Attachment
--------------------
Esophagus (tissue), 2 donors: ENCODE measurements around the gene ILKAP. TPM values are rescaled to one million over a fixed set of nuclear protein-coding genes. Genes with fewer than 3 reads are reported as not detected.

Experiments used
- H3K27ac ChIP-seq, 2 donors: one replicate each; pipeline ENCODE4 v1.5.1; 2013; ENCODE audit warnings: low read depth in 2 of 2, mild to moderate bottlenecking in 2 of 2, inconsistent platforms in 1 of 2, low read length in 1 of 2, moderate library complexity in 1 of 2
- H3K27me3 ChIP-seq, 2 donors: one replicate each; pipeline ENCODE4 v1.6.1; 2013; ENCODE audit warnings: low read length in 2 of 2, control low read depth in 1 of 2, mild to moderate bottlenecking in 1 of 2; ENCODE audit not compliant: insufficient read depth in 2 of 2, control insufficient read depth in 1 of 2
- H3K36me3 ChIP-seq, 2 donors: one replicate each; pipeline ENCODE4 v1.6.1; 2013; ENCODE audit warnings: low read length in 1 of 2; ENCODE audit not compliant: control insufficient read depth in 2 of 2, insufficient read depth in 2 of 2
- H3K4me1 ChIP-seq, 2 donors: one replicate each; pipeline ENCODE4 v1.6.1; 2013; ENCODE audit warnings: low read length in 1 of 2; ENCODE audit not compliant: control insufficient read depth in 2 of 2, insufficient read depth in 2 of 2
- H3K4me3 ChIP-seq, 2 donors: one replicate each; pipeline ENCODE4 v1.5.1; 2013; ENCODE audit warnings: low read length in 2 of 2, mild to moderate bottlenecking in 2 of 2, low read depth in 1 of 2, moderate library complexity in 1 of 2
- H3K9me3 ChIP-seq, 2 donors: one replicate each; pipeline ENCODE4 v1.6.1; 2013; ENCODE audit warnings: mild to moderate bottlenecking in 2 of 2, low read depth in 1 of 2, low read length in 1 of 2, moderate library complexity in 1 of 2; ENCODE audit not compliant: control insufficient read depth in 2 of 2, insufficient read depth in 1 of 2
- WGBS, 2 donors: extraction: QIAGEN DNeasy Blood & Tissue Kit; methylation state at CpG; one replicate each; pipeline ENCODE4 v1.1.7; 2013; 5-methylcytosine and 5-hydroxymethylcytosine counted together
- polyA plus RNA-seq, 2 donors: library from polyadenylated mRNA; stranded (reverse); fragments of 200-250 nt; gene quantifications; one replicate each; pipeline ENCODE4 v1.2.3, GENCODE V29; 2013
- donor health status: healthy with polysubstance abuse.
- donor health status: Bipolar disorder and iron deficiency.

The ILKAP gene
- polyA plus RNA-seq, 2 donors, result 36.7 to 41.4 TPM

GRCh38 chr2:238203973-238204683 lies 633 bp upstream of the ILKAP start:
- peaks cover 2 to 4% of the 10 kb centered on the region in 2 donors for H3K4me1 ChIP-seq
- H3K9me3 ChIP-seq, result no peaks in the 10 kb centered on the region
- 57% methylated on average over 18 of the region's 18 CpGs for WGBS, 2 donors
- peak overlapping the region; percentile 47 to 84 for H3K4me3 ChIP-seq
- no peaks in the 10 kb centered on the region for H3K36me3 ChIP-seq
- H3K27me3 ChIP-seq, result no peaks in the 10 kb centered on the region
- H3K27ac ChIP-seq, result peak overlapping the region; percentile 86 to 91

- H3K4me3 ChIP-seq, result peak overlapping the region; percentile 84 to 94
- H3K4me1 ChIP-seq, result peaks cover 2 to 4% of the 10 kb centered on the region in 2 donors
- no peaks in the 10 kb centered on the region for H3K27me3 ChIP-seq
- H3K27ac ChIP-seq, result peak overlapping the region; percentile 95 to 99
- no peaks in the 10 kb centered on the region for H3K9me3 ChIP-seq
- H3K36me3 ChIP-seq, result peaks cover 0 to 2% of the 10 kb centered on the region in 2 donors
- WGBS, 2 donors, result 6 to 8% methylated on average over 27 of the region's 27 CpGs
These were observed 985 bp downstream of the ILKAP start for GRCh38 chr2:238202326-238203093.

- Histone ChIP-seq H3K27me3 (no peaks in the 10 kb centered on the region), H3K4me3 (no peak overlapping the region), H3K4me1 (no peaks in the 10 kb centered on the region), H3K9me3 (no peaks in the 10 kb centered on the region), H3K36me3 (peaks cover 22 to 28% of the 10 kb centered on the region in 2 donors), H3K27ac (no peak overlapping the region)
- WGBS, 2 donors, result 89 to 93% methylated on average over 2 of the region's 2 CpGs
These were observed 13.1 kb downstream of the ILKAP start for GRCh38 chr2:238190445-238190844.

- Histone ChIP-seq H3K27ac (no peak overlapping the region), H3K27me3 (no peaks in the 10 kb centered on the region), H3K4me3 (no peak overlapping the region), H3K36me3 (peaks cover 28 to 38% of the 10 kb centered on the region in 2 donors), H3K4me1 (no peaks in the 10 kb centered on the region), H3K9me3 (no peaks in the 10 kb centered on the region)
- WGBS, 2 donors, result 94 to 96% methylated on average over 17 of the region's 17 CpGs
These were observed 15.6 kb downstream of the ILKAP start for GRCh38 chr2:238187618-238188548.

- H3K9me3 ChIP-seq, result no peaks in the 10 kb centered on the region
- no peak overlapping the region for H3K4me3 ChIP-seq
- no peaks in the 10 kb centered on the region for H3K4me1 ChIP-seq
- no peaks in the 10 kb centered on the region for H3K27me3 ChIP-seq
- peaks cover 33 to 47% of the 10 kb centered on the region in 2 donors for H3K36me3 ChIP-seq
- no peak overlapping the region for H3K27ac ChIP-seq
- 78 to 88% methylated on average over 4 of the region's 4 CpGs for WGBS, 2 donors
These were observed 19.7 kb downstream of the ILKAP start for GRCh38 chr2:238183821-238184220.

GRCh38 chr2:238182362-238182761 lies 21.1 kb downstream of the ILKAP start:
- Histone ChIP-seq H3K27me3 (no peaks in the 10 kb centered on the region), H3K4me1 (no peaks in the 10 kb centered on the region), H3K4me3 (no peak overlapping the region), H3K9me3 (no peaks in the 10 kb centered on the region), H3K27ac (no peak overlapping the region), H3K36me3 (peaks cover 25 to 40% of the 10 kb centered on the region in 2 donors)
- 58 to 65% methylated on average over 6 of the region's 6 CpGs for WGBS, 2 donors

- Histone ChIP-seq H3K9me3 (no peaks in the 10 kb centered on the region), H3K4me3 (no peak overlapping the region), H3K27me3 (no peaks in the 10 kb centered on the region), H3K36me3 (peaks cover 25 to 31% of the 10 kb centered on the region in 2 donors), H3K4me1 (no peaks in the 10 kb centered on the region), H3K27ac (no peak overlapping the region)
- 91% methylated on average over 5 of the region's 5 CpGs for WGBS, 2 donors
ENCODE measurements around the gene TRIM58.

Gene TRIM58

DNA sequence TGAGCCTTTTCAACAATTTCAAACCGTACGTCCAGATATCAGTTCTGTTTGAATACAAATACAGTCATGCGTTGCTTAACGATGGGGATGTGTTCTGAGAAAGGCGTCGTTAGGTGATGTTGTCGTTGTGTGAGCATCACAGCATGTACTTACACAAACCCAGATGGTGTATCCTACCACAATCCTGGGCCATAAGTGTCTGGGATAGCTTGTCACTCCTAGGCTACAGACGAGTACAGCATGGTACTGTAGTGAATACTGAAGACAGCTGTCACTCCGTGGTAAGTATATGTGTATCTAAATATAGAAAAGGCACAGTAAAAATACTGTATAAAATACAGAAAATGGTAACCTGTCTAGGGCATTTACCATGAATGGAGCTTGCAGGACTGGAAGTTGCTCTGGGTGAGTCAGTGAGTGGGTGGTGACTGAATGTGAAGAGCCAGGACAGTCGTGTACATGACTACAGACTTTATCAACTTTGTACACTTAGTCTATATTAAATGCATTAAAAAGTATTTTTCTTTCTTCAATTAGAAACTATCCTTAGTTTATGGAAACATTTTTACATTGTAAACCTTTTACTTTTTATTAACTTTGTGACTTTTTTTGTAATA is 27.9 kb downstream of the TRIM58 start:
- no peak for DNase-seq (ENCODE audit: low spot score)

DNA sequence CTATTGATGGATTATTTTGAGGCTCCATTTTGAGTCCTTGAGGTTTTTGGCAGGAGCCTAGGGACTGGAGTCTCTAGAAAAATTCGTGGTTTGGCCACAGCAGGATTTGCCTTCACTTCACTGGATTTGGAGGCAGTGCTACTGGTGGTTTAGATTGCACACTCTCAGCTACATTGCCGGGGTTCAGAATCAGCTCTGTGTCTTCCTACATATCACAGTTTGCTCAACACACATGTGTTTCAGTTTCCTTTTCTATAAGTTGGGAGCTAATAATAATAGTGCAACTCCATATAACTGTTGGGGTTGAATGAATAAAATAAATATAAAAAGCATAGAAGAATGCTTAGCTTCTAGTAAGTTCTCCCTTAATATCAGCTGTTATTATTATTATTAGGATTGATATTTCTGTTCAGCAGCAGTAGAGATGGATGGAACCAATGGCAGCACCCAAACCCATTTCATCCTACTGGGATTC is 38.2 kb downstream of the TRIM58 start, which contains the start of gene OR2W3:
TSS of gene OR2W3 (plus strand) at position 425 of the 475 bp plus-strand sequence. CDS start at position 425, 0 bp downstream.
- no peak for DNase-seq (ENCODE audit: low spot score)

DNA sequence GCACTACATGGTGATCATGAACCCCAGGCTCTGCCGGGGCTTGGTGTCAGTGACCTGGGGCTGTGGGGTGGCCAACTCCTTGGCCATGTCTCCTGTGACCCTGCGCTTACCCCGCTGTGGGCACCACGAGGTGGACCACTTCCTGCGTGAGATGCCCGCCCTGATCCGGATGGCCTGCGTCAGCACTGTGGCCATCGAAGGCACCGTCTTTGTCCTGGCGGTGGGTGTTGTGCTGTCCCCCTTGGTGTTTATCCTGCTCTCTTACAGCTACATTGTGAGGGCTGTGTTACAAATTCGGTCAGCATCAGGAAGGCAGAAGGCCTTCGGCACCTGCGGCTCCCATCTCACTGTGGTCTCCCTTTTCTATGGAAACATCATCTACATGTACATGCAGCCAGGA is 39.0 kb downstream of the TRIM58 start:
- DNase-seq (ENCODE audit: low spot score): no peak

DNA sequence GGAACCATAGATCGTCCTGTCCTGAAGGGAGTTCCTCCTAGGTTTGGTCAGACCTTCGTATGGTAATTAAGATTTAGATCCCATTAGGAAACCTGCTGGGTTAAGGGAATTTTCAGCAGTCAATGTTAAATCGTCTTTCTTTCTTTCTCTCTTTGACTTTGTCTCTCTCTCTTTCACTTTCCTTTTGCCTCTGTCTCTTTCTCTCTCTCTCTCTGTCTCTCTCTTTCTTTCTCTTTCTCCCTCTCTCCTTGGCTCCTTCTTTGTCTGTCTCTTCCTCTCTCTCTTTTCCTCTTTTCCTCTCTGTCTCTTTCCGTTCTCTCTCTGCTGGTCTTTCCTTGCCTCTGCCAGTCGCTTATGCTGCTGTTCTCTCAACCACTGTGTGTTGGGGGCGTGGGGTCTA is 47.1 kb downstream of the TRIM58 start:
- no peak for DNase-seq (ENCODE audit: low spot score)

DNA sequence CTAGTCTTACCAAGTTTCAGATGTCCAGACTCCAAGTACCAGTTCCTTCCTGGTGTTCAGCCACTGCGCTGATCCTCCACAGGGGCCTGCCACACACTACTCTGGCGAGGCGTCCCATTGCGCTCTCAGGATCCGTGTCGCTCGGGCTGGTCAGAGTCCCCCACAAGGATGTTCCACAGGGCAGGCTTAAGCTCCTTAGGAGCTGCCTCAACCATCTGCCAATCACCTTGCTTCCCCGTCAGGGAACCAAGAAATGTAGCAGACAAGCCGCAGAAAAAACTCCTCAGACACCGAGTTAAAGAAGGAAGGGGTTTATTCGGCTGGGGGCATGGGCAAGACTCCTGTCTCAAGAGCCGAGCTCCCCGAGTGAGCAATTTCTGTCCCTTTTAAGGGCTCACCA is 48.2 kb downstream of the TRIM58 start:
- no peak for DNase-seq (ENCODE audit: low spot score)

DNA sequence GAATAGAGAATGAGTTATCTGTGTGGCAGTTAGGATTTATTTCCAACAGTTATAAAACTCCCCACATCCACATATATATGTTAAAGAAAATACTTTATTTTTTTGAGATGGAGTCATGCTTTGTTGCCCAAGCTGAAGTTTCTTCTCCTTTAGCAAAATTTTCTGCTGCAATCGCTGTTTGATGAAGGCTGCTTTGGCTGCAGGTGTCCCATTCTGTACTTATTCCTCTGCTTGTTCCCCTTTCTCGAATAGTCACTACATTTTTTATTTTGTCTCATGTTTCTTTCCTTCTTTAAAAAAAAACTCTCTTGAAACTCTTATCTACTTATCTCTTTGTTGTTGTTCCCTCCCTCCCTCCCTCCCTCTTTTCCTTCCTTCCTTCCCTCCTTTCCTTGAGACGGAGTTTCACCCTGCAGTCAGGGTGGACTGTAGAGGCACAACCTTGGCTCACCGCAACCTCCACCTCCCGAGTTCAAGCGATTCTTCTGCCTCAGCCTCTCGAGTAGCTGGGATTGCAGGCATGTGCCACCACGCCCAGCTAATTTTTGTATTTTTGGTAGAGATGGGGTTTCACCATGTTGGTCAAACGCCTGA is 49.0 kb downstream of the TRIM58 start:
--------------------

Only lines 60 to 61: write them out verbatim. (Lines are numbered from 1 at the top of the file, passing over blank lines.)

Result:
- no peak for DNase-seq (ENCODE audit: low spot score)

DNA sequence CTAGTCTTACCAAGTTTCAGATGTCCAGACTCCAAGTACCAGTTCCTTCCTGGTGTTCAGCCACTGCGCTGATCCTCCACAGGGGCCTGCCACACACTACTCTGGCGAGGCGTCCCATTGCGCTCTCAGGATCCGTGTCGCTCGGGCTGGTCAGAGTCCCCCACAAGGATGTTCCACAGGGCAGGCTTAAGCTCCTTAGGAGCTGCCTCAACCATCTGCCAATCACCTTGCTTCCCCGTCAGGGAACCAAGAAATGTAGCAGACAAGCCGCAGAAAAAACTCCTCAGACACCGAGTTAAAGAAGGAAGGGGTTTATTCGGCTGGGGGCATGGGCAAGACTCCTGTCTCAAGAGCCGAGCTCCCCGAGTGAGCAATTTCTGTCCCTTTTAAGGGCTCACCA is 48.2 kb downstream of the TRIM58 start: